Have you ever paused to ponder the origins of your invigorating cup of coffee? Ever wondered about the journey of the coffee beans that give your brew its delightful taste? Let’s embark on an enlightening journey into the world of coffee, tracing its path from the verdant plantations to the steaming cup in your hand.
The Perfect Coffee Conditions
The “Coffee Belt” refers to the area around the equator where coffee plants thrive. This region, which includes parts of North, Central, and South America; the Caribbean; Africa; the Middle East; and Asia, provides the ideal conditions for coffee cultivation. Moderate temperatures and regular rainfall patterns in these areas create an environment conducive to growing coffee.
However, these ecosystems are delicate and vulnerable to changes in climate. Climate change poses a significant threat to coffee cultivation as it can lead to altered rainfall patterns and increased temperatures. These changes can stress coffee plants and negatively impact their growth and development.
For instance, water stress, increased temperatures, and elevated levels of carbon dioxide, all associated with climate change, can reduce the quality of coffee. In fact, by 2050, the number of regions most highly suited for growing coffee is expected to decline by 50 percent due to increasing annual temperatures in coffee-producing countries like Brazil, Vietnam, Indonesia, and Colombia.
Arabica vs. Robusta
Arabica and Robusta are the two primary species of coffee trees, each with unique characteristics that contribute to the diverse world of coffee flavours.
Arabica (Coffea arabica) is known for its delicate flavour and is believed to be the first species of coffee to have been cultivated.
- It’s a small tree that grows between 2m and 8m tall and has evergreen, usually shiny leaves.
- The flowers are white and sweetly scented, and the fruits are red, but sometimes yellow or purple.
- Each fruit produces two green seeds, which are commonly known as coffee beans. After roasting, the seeds turn brown.
- It represents about 60% of global coffee production. The natural populations of Coffea arabica are restricted to the forests of South Ethiopia and Yemen.
Robusta (Coffea canephora), on the other hand, is cherished for its strong taste and resilience.
- It is produced by the Coffea canephora plant, which was originally grown in the western and central portions of sub-Saharan Africa.
- About 40% of the world’s coffee consumed each day is Coffee Robusta.
- It is resilient against disease and pests, enjoys hot temperatures, and can even handle full sunshine. The only thing it asks for in return is a lot of water. With Robusta, a hydrated coffee plant is a happy one.
In terms of taste, Arabica coffee is often described as having a smoother, more complex flavour profile, with notes of sugar, fruit, and berries. Its acidity is higher, with that winey taste that characterises coffee with excellent acidity.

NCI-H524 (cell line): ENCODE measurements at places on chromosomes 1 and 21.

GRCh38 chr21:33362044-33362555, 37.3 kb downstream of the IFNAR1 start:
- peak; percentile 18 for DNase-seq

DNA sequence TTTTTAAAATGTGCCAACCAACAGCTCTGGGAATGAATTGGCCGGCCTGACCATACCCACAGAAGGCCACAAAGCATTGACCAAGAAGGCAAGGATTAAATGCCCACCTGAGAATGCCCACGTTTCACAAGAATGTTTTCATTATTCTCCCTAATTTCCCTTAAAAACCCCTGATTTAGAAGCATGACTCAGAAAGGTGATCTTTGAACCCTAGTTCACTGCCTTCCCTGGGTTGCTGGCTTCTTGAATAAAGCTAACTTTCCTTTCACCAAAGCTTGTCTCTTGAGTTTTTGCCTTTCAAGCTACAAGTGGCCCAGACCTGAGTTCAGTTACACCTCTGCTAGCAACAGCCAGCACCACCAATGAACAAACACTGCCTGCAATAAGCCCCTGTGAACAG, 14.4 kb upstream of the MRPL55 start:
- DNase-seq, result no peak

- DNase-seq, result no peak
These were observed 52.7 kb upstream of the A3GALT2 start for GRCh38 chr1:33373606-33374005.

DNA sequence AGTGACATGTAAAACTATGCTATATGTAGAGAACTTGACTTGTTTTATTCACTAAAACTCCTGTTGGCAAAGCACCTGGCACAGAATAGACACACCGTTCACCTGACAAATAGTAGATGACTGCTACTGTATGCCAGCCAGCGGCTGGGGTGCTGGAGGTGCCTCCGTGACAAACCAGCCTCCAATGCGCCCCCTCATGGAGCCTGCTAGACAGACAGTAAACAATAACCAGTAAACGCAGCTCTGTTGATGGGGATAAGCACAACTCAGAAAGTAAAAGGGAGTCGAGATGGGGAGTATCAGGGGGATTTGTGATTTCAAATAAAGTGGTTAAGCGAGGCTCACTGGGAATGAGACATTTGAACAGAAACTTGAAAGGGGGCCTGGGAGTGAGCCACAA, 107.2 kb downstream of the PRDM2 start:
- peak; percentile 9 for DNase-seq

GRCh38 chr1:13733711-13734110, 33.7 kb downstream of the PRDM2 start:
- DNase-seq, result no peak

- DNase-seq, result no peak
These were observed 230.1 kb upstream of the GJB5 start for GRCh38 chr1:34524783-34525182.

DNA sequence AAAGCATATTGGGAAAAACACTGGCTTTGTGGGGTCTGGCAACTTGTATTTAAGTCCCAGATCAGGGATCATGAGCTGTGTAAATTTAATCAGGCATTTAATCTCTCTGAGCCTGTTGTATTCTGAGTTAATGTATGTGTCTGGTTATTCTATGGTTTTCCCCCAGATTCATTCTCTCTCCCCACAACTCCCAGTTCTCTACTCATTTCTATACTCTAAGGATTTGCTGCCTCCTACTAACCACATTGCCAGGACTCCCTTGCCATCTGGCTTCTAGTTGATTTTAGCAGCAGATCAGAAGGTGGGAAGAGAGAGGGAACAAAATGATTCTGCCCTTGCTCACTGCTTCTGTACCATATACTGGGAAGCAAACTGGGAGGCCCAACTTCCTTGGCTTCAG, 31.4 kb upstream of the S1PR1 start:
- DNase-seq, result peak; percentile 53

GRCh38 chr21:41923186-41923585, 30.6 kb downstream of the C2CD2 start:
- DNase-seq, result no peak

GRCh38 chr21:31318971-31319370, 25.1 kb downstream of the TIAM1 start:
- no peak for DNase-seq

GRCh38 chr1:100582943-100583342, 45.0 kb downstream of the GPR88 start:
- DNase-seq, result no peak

Robusta, however, has a stronger, harsher taste, with a grain-like overtone and peanutty aftertaste. The Robusta bean itself tends to be somewhat rounder and smaller than an Arabica bean. The Robusta plant is more resistant to diseases and pests, which makes it easier and cheaper to cultivate.
Nurturing the Future Brew
The journey of coffee from seedling to brew is a fascinating process that requires patience, care, and a deep understanding of the coffee plant’s needs.
The process begins with a tiny seedling, usually of the Coffea arabica or Coffea canephora (Robusta) variety. These seedlings are often nurtured in nurseries, where they are provided with the ideal conditions to grow. This includes maintaining a consistent temperature range between 15°C and 25°C, which is crucial for the healthy growth of the coffee plant.
During this initial stage, the seedlings require careful attention and regular watering. The goal is to help them grow until they reach about 40 cm in height. At this point, they are usually strong enough to be transplanted to a larger growing area.
However, even after reaching this height, the coffee plant’s journey is far from over. It usually takes about 3-4 years for a coffee plant to start producing fruits, also known as cherries. This is especially true for Coffee Arabica, which is known for its slower growth rate compared to other varieties.
Once the coffee plant starts producing cherries, each cherry typically contains two seeds – these are the coffee beans that we are familiar with. The beans are then harvested, processed, and eventually roasted to produce the final product that we enjoy as coffee.
This entire process, from nurturing a tiny seedling to enjoying a delightful brew, is indeed a labour of love. It requires patience and dedication but results in a beverage that is enjoyed by millions of people worldwide.
Sip, Savour, and Explore
As you savour your next cup of coffee, remember the incredible journey it has taken from a tiny seedling to the aromatic brew in your cup. We invite you to delve deeper into the rich history and culture of coffee.
Explore its diverse flavours and learn about its fascinating cultivation process. Remember, every sip connects you to a global journey that begins in a humble coffee plantation.
If you’re interested in experiencing this journey firsthand, why not try Kerchanshe’s coffee? Their commitment to quality and sustainability ensures that every cup is a testament to the incredible journey of coffee.